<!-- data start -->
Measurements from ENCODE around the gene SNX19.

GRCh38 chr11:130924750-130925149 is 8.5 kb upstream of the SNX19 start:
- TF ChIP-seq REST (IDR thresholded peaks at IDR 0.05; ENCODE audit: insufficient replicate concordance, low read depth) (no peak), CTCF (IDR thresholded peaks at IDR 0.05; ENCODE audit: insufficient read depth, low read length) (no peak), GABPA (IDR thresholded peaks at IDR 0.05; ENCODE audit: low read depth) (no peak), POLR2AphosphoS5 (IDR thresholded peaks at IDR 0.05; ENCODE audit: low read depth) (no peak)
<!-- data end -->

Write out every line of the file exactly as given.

Measurements from ENCODE around the gene SNX19.

GRCh38 chr11:130924750-130925149 is 8.5 kb upstream of the SNX19 start:
- TF ChIP-seq REST (IDR thresholded peaks at IDR 0.05; ENCODE audit: insufficient replicate concordance, low read depth) (no peak), CTCF (IDR thresholded peaks at IDR 0.05; ENCODE audit: insufficient read depth, low read length) (no peak), GABPA (IDR thresholded peaks at IDR 0.05; ENCODE audit: low read depth) (no peak), POLR2AphosphoS5 (IDR thresholded peaks at IDR 0.05; ENCODE audit: low read depth) (no peak)